Voices from the Shadow sets poems by victims of the Holocaust. All reflect, in some form, the minutiae camp life, and thus we don't get explicit grand didactic themes – a blessing. Many texts take off from folk forms. Kingsley has responded with music that sounds a little bit like Kurt Weill's – the sort of European pop played between the wars. The texts come in several languages – German, Yiddish, Czech, English, and French – and Kingsley somehow changes subtly the music's inflection with the shifts in language. From a technical point of view, Kingsley has set each poem well, but a listener might respond fully only to a couple in the total of seventeen. The music, for the most part, establishes a pleasant melancholy, with few shifts of mood. My favorite setting is probably the least populist, "Schlof mayn Kind," a lullaby with heavy overtones of Stravinsky.
The Jazz Psalms fare better, although they're not, as Kingsley is well aware, really jazz for the most part. Modal, lively, they remind me (if I had to guess) of a certain kind of West Coast jazz from the Fifties and Sixties. The score comes out of the Sixties concern for relevance (one of my least favorite aesthetic criteria) that also produced Bernstein's later Mass and, on the other side of the coin, bad folk-pop in liturgical services that continues to this day. For singers, soloist, and a jazz quintet, including two percussionists, flute, piano, and bass, the lion's share of instrumental solos goes to the flute. Kingsley does give the flute the opportunity for extended improvised solo in the "Hashkivenu." Kingsley produced an exceptionally good example of its kind, although you probably shouldn't compare it to Beethoven's Missa Solemnis or even to Amram's similar "Jewish" work from the Fifties and Sixties.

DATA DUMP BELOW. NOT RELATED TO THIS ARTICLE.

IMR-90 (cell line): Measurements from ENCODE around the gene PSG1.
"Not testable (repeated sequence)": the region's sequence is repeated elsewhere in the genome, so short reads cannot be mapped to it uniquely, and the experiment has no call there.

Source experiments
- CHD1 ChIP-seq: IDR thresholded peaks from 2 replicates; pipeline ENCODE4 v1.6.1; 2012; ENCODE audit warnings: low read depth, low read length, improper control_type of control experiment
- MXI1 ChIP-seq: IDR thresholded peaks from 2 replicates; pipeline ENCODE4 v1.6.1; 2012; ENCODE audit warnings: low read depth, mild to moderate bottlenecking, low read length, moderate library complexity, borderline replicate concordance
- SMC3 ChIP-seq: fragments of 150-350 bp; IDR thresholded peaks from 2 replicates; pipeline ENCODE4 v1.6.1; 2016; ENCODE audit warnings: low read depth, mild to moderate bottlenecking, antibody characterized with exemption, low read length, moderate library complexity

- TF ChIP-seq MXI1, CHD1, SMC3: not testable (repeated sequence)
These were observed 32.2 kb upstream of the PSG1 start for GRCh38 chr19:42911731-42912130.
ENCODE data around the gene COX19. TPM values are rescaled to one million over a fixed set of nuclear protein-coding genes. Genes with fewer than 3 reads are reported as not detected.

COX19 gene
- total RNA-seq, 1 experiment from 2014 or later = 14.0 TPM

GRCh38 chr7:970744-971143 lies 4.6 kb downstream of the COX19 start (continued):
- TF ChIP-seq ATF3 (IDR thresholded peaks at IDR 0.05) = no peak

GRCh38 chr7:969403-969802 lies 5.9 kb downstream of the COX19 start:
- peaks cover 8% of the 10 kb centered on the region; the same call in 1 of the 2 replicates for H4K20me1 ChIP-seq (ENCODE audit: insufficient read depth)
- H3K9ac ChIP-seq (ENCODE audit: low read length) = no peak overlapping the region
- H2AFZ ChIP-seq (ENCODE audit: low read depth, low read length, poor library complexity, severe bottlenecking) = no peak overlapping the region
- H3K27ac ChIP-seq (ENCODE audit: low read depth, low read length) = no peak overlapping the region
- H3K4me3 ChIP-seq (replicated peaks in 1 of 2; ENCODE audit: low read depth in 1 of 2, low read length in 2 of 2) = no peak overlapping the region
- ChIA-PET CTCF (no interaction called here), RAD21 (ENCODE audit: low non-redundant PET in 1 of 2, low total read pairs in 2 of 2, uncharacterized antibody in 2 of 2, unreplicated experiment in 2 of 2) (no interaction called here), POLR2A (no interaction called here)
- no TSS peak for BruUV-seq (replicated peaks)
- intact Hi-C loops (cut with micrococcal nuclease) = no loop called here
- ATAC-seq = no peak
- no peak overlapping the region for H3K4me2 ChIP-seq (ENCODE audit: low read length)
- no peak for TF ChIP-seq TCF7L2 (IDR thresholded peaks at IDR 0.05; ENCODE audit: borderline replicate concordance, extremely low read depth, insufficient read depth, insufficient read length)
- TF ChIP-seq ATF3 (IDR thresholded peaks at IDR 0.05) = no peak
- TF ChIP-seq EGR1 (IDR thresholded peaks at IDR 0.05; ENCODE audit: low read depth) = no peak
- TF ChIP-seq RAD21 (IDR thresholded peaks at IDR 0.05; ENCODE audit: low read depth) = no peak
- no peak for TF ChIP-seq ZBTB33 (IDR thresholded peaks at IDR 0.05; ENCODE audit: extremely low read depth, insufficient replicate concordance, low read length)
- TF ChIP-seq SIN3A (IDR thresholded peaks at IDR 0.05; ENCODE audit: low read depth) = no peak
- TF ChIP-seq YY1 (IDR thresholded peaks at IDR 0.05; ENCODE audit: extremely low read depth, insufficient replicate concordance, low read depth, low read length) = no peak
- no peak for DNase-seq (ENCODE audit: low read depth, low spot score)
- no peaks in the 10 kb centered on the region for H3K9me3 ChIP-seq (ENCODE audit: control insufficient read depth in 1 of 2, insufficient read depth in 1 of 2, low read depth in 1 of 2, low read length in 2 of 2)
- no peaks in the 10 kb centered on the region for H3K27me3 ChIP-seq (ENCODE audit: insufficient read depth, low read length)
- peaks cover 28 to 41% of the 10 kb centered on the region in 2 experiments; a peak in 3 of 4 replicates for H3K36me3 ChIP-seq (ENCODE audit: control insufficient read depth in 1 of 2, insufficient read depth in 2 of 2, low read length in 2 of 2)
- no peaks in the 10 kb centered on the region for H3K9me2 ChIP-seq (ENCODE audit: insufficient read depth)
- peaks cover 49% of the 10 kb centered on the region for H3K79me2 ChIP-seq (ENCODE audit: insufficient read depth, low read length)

Shabbat for Today goes further in this direction. In its own time, it generated controversy, partly because of its use of synthesizers (seen then as a "rock" instrument) and partly because of Kingsley's collaboration with the Prince of Darkness Himself, John Cage, who replaced the rabbi with tape recorders. Things change, as they say. The music, at any rate, now seems a perfectly blameless setting of prayers for the Sabbath service – a cross mainly between Fiddler on the Roof and Hair. There's also a speaker part, not my favorite device, which could easily be dispensed with. The music stands on its own.
Shiru Ladonai ("Sing to the Lord") sets some more prayers, again in a kind of Broadway idiom. This was my favorite piece on the program. My preference comes down to a matter of liking these tunes more than others.
Irritations out of the way, next: Neil Levin's liner notes, like nearly all his others for Naxos' series on American Jewish music, are clumsily written and overblown. Rabbi Mortimer Leifman provides translations from the Hebrew with superfluous theological commentary and two ears of solid lead.
As conductor, Kingsley keeps things moving. Rhythms are sharp, consonants enunciated and crisp. Of the soloists, I liked soprano Lisa Vroman and Cantor Howard Stahl best. Vroman took an easy approach to Kingsley's jazz and pop rhythms, while Stahl has a ringing tenor. Overall, I can't call this an essential album, but it does have its attractions.
Copyright © 2008, Steve Schwartz